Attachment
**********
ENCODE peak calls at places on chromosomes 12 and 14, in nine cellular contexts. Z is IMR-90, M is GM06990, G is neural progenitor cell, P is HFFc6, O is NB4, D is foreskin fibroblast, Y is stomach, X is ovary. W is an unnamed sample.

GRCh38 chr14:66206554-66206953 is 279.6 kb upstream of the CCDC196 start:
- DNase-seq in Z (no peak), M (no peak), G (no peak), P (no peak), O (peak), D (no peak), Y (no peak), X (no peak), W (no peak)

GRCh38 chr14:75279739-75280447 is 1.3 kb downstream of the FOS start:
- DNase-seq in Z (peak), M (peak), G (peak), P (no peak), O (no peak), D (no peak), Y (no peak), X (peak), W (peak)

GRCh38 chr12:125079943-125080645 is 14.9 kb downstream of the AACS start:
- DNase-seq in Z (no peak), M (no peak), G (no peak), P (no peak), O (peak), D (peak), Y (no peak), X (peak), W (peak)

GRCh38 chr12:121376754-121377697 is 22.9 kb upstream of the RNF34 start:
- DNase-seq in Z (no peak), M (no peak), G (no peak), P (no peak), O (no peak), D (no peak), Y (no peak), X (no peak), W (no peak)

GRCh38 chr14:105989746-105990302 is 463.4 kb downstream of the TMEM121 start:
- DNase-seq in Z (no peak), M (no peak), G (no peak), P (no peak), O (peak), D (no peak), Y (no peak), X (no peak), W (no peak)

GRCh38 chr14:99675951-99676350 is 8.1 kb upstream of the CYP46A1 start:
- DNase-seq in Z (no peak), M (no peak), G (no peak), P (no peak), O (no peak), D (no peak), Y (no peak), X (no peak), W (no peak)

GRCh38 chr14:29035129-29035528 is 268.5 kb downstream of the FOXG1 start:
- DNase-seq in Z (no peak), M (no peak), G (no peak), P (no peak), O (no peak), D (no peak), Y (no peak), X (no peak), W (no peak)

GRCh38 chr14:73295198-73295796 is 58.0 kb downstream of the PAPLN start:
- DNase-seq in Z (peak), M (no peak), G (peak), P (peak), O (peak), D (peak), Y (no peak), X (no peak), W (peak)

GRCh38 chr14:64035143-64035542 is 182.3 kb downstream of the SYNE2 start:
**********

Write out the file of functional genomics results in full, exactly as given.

ENCODE peak calls at places on chromosomes 12 and 14, in nine cellular contexts. Z is IMR-90, M is GM06990, G is neural progenitor cell, P is HFFc6, O is NB4, D is foreskin fibroblast, Y is stomach, X is ovary. W is an unnamed sample.

GRCh38 chr14:66206554-66206953 is 279.6 kb upstream of the CCDC196 start:
- DNase-seq in Z (no peak), M (no peak), G (no peak), P (no peak), O (peak), D (no peak), Y (no peak), X (no peak), W (no peak)

GRCh38 chr14:75279739-75280447 is 1.3 kb downstream of the FOS start:
- DNase-seq in Z (peak), M (peak), G (peak), P (no peak), O (no peak), D (no peak), Y (no peak), X (peak), W (peak)

GRCh38 chr12:125079943-125080645 is 14.9 kb downstream of the AACS start:
- DNase-seq in Z (no peak), M (no peak), G (no peak), P (no peak), O (peak), D (peak), Y (no peak), X (peak), W (peak)

GRCh38 chr12:121376754-121377697 is 22.9 kb upstream of the RNF34 start:
- DNase-seq in Z (no peak), M (no peak), G (no peak), P (no peak), O (no peak), D (no peak), Y (no peak), X (no peak), W (no peak)

GRCh38 chr14:105989746-105990302 is 463.4 kb downstream of the TMEM121 start:
- DNase-seq in Z (no peak), M (no peak), G (no peak), P (no peak), O (peak), D (no peak), Y (no peak), X (no peak), W (no peak)

GRCh38 chr14:99675951-99676350 is 8.1 kb upstream of the CYP46A1 start:
- DNase-seq in Z (no peak), M (no peak), G (no peak), P (no peak), O (no peak), D (no peak), Y (no peak), X (no peak), W (no peak)

GRCh38 chr14:29035129-29035528 is 268.5 kb downstream of the FOXG1 start:
- DNase-seq in Z (no peak), M (no peak), G (no peak), P (no peak), O (no peak), D (no peak), Y (no peak), X (no peak), W (no peak)

GRCh38 chr14:73295198-73295796 is 58.0 kb downstream of the PAPLN start:
- DNase-seq in Z (peak), M (no peak), G (peak), P (peak), O (peak), D (peak), Y (no peak), X (no peak), W (peak)

GRCh38 chr14:64035143-64035542 is 182.3 kb downstream of the SYNE2 start: